Handmade and heart-made memories
As I was working on this week’s Lifestyles feature story on Elmira Sanders, I found myself recalling some of the precious handmade memories I treasure.
Hanging in our bedroom is a wonderful pieced quilt featuring a cat motif, hand-pieced and quilted for me by the dear ladies of the Honoraville Nutrition Center’s quilting circle.
Several years ago, when we were still living away from the area, I found the pattern in a quilting shop and fell in love with it.
I gathered the materials needed to make it and those talented ladies did the rest. Mama told me my darling aunt, Willie Mae Gardner, cut out almost all of the ‘cats’ for my unique quilt.
After years of battling heart disease, Aunt Willie Mae passed away very suddenly a few years ago. I still miss her delightful sense of humor and her patience (she was our school bus driver for many years). I remember the tender-heartedness she displayed toward stray animals.
Every time I glance up at my kitty quilt, I find myself thinking of Aunt Willie Mae and I have to smile.
Sure, its earth tone colors may clash a bit with the blues and whites of our current d\u00E9cor, but I still find it a wonderful addition to the place.
It reminds me of someone I dearly loved, who dearly loved me in return, and you can’t beat that.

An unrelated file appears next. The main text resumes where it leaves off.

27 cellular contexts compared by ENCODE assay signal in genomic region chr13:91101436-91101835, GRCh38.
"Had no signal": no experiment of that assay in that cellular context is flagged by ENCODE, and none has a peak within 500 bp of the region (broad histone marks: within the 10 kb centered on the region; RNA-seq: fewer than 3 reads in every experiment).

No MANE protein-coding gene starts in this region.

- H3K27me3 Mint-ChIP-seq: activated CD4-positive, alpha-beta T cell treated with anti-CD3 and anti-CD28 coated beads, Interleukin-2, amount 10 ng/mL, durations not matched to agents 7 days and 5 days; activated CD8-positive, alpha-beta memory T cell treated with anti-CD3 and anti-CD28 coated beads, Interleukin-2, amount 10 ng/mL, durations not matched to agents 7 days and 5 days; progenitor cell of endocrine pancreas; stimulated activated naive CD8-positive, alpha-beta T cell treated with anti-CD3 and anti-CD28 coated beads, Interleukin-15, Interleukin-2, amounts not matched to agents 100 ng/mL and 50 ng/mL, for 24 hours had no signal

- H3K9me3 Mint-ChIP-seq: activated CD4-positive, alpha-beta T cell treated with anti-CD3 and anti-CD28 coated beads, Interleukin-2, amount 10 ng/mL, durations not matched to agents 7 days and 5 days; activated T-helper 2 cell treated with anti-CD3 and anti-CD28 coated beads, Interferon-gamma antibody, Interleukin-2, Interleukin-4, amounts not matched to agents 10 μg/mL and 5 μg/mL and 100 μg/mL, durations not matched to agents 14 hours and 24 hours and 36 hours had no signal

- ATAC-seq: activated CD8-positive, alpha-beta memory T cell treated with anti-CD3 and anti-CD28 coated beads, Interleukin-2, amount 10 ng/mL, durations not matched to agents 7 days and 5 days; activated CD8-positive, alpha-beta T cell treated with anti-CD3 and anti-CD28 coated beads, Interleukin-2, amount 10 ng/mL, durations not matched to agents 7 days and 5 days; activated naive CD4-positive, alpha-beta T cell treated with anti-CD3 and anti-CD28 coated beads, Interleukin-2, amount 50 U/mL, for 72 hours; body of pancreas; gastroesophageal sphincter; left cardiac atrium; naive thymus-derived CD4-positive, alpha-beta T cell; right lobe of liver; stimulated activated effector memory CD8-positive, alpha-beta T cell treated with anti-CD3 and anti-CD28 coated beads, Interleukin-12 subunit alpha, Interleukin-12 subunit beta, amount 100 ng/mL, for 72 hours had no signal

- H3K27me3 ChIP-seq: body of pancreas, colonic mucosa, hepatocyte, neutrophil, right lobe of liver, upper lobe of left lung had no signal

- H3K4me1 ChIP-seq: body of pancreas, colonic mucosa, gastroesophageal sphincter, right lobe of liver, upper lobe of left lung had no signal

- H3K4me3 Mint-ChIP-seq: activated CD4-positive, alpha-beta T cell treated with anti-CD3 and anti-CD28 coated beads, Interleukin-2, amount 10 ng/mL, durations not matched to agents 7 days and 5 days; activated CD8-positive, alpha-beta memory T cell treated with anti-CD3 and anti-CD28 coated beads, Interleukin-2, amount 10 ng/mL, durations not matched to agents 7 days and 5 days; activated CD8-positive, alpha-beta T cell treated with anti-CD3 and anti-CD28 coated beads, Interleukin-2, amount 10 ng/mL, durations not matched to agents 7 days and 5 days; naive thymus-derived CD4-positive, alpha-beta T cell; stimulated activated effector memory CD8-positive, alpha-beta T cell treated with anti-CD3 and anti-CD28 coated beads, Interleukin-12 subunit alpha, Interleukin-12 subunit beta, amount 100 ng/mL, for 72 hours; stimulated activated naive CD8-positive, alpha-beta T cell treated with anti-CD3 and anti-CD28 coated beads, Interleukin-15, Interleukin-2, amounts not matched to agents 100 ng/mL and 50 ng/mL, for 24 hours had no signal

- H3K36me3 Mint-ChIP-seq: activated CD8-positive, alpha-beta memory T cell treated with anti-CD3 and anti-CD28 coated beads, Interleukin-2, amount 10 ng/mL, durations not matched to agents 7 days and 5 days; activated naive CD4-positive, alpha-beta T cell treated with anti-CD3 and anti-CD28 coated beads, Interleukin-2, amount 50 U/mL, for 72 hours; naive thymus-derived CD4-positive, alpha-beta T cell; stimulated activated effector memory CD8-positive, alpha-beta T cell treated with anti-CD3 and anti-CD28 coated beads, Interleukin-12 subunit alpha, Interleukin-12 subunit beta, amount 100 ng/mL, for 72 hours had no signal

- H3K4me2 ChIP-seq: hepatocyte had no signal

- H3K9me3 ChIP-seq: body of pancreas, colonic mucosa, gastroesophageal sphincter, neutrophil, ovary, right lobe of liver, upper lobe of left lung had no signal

Tossed across the back of our family room couch is a crocheted afghan, done up in shades of peach and cream in a lovely chevron pattern, trimmed with tassels.
It was a wedding gift to us and perhaps the one we’ve used the most. There have been times when I was sick and would cuddle beneath its warmth and feel a little less miserable. Benny likes to toss it over his legs after rising early on a chilly winter’s morning.
Our cats have napped on the afghan many a time, whether it was draped on the back of the couch or tucked over our laps.
&uot;Miss&uot; Willie Ruth Gillion made that afghan for us. Her hands were sometimes nearly crippled with arthritis, so I knew what a true labor of love its creation was, how painful it must have been at times to make that afghan.
Over the years, she made dozens of pairs of precious little booties for wedding showers at our church in Honoraville, wonderful keepsakes for proud new mamas.
She wasn’t even a member of our little Baptist church – she actually belonged to the nearby Methodist church – but she always attended services at Union whenever there were no services at The Lodge.
After the Methodist church closed its doors late in her life, Miss Willie Ruth &uot;officially&uot; became a Baptist. In truth, she had been a much-loved part of our church family for years.
The afghan she made for us almost two decades ago was certainly made to last. After all the wear, it still looks good and keeps us cozy.
Yes, some of my best memories are the handmade, homemade, heart-made ones. I bet some of yours are, too.
Angie Long is a Lifestyles writer and columnist for The Greenville Advocate. She may be contacted at home by phone at 382-5145.
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